The Gospel In My Living Room

In her book Kisses from Katie, Katie Davis wrote, “Adoption is the gospel in my living room.”  I know I have posted that before, but I’m realizing how wrong it feels out of context.  The full quote doesn’t sound as nice, but there’s a reason Katie wrote every word of:

In an effort to be real, I will tell you: It was hard. . .  [Adoption is] the greatest blessing I have ever experienced.  Adoption is also difficult and painful.  Adoption is the gospel in my living room.  And sometimes, it’s just hard. (72)

I haven’t talked about the hard side of adoption here that much, mostly because I want to protect my siblings.  I don’t want others, people who can’t understand how hard their road to family was, to judge them.  Because of that I’m not sharing specifics.  But I’ve been avoiding posting about the grit of adoption, and I feel like I need to face it.

Adoption is like the gospel, but that doesn’t necessarily mean what we want it to.  When we think of the gospel, we like to think of nice things–forgiveness, healing, life.  Crowds of people with enough bread and fish to eat, men raised from the dead, women healed, children sitting happily in Jesus’ lap.

And that’s all very cozy, but there’s more to it than that.  Some parts of the gospel are not so pleasant, and some parts are downright nasty.  The gospel is rough; it is blood, and sweat, and tears.

The gospel is stains, and scars, and grime under my finger nails.  Redemption is my lungs constricted with sobs, and dust clinging to my sweaty palms.  Adoption is jumping ship and walking on the water, and realizing the waves are tall and the wind is strong, and feeling my faith flicker like a candle caught in a draft.

Adoption is not running to the pain–adoption is bringing the pain home with me, into the stronghold that was my only safe place.

It took me so long to fully understand how every adoption has and always will start with tragedy and heart-tearing sacrifice.  I can look into a child’s eyes–wrap my fingers around five smaller ones–and whisper yes, because someone looked into the same wounded face, answered no, and opened her hands.  My joy and my gain is, and must be, tainted by their grief and loss.

Adoption is a kind of warfare; against pain and shame, and injustice and abandonment.

“Adoption is redemption.  It is costly, exhausting, expensive and outrageous.  Buying back lives costs so much. When God set out to redeem us, it killed him.”  –Derek Loux

Adoption will cost you.  It will hurt you.  In a way, it will kill you.

Adoption will leave you on your knees, breathless; staring into Jesus’ face, that shines with radiant light.

19 thoughts on “The Gospel In My Living Room”

  1. *has no words*

    *very literally has no words and no idea what to comment (yes, this sometimes-poetic writer is speechless) because this was SO BEAUTIFUL and touched me*

    Thank you for this, Hanna 🙂

  2. Wow. Hanna, just- WOW. I know I have probably said this millions of times before, but I’ll say it again. You have SUCH A TALENT FOR WORDS. Thank you, Hanna. This touched me.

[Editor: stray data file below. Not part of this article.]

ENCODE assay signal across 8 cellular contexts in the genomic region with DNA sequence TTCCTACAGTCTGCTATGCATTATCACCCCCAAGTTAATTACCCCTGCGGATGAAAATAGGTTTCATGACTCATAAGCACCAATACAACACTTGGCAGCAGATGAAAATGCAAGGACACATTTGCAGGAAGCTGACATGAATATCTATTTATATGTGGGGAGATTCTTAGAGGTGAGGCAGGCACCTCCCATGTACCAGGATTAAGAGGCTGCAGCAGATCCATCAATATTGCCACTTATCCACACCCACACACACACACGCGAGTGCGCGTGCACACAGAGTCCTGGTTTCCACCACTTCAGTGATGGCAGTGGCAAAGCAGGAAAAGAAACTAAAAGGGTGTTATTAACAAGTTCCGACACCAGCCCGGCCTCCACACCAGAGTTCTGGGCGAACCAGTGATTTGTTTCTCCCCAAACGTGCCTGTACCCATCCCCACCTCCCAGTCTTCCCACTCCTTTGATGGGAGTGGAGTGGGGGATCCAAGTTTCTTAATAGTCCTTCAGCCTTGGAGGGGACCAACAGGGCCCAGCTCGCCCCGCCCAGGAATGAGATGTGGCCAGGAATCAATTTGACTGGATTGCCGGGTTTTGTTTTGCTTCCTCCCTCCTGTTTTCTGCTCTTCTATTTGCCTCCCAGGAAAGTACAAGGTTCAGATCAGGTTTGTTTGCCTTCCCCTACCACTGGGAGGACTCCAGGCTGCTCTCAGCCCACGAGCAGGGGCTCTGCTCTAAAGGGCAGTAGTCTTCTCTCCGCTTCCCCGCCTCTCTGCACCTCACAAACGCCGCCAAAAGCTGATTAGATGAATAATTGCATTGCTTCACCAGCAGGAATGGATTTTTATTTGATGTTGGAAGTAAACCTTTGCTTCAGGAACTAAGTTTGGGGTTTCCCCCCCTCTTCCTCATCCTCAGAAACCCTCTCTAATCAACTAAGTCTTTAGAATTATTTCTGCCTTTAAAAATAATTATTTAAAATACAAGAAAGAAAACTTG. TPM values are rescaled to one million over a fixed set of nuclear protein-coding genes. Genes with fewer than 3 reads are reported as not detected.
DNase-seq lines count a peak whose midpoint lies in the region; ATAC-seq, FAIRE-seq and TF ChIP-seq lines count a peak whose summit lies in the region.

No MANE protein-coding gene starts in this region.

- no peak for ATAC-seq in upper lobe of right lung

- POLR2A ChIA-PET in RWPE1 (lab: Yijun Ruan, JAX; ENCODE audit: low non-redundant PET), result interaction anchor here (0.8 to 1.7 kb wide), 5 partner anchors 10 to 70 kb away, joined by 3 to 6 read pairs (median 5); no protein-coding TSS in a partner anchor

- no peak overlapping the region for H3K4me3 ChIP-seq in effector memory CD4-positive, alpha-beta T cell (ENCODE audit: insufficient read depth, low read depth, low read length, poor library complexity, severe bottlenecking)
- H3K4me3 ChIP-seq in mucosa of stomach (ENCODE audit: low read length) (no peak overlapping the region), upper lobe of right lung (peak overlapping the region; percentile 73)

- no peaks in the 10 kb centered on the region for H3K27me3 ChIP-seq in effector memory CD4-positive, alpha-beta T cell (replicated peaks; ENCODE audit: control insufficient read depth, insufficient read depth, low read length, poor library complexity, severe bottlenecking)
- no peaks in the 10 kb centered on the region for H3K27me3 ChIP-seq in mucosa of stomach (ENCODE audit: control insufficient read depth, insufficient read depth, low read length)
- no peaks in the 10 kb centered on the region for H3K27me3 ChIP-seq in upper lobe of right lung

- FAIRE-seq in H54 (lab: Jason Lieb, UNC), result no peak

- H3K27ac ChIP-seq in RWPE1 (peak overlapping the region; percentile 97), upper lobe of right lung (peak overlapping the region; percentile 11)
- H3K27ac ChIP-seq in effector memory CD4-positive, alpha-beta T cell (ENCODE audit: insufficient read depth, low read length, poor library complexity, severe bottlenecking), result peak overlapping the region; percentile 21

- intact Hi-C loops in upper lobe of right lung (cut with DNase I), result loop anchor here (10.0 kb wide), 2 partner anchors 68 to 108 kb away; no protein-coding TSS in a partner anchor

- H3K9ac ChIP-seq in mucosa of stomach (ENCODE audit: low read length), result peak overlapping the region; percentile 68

Jaidyn Elise

  3. This is beautiful-and so true. Adoption is hard. It’s full of tears and obstacles. Sacrifice and gain. Adotpion is beautiful-and it is also, in its own way, ugly.

    Thanks for writing, Hanna.

    1. You are so right! It can be hard to learn how to appreciate beautiful things when they are ugly as well. Your perspective on adoption is awesome!

  4. Okay…. *sits back and stares at post for three hours* *tries to think about what words are compared to this*
    After I read this post, I just felt so…amazed, and I really want to put it into words, and so here I am trying to tell you how beautiful and raw and powerful this was.
    With Lucy and now with Henry you come back from China full of all these beautiful words and insights into love and sacrifice and this was just AMAZING. I feel like we’ve only scratched the surface of all that writing talent and your gift with words.
    And, my friend, not only that, but you yourself make sacrifices. You give yourself away, and you’ve posted about it a few times to encourage us and give us a peek into your life, but I know you. *wink* I know that there are sooo many times behind the scenes where you have laid your life down in the small ways and nobody seems to notice but God but let me tell you IT WILL ALL BE WORTH IT. Keep pressing on, Hanna!! Love you so much, and I miss you!!!

  5. Aww, I love this. =D Hanna, Ariel is SO right. Like- seriously. Your gift for words is amazing. You are going to be an amazing author some day. =D
    Jaidyn Elise

  6. This is beautiful Hanna. Praying for you and your family. Your joy and your gain can also be a healing salve on their pain and loss. I saw that happen so many times with my kids going to forever families. There is a reason that God adopted us all. In a not always easy way it is healing, it is life giving and hope instilling.

  7. Beautiful Hanna! (I feel like I’ve said this before🙄) So inspiring, gorgeous, but most of all, TRUE.
    Adoption is a beautiful, and hard thing.

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